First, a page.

By Mary O’KEEFE
The economy extinguished many Fourth of July fireworks celebrations across the country but in La Crescenta the night sky once again was ablaze with the traditional red, white and blue sparklers.
“It is a good family time,” said Christian Pablico.
Pablico watched as his wife Rowena helped put a temporary Prom Plus tattoo on daughter Rowen Santos’ face.
Family, friends and small town community were what the Crescenta Valley Fourth of July celebration was all about. As people walked onto Prospect Avenue they first saw the large slide that had a continuous line of sliders waiting for their turn. Then cotton candy and sno cones were the next thing in sight. As people walked down the hill and onto the La Crescenta Elementary School grounds they were greeted with carnival rides including a Ferris wheel. No one went hungry with booths that offered pizza from the CV Chamber of Commerce, tacos from Los Gringos Rapidos and hamburgers grilled to perfection by the Kiwanis.
The school’s field was lined with lawn chairs and blankets where people that never knew each other at the beginning of the day were old friends by the time the first fireworks burst in the sky.
Four-year-old Alec Rodriguez was having the time of this life riding a blue fish in a continuous circle. To him this was a great adventure.
“Yes,” he answered when asked if he liked the ride. “But I want to go on the one where you go up then down [add in 4-year-old sound effects of squeals and dive bombing] and then you are back up.”
“He is really having fun,” said mom Amy Heck.
As is the tradition of the event, the focus never leaves what the Fourth represents – America’s independence. U.S. Marine Travis Scott, a CVHS 2008 graduate, said hello to the crowd – his hometown. He had just returned from a tour in Afghanistan and will be leaving again soon ready for his next deployment.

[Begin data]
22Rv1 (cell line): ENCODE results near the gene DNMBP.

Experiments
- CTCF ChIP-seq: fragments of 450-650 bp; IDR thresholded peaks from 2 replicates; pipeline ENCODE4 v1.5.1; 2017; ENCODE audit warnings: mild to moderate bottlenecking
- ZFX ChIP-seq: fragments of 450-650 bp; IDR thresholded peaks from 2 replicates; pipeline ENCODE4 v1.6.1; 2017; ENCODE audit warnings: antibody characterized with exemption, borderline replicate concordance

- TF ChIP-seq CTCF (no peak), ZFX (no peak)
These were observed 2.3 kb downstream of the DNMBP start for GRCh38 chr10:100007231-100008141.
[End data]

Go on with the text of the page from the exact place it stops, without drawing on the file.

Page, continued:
First Lt. Simone Luca, U.S. Army, a CVHS 2000 graduate, took the podium. She had returned from a tour of Iraq. Before she spoke, Luca and her family had a chance to walk around the field and meet old friends and neighbors.
“It’s wonderful to be home. I hadn’t realized how many people in La Crescenta had served (in the military),” she said.
When asked what was the best thing about being in the army, Luca said, “To serve my country. “
During her speech she spoke about returning from Iraq and the people that were there t greet her.
“The most important thing to me was a Vietnam vet who thanked me personally for my service and I thought this individual had true greatness of character to welcome me home in a way he was not welcomed,” she said.
She ended by quoting President Woodrow Wilson. “Sometimes people call me an idealist. Well, that is the way I know I am an American. America is the only idealistic nation in the world.”
CVHS students Rebecca and Tracey Thomas and Madelyn Brown issued the fireworks show in with a perfect rendition of the National Anthem.
“We have been practicing a lot,” Rebecca said.
The hard work was obvious as the crowd cheered their flawless performance.
Then music filled the air and sparklers filled the sky.
About 5,000 people attended the event at the school with thousands of others outside the event that also watched the show. For those who chose not to go to the event Pacific Outdoor Living, a strong supporter of the fireworks celebration, opened their doors a Fourth of July party. And as is tradition in Crescenta Valley, the street, sidewalks and parking lots along Foothill Boulevard were lined with cars and people all looking skyward.
Robert “Hutch” Hutchinson, the pyrotechnic expert, set off the first blast and the crowd cheered.
“This was the best fireworks show I have ever been to,” said Michael Ridlon who was visiting from Sierra Vista, AZ. He said the hometown feel added to the Fourth celebration. “And the music with the fireworks. It all just worked.”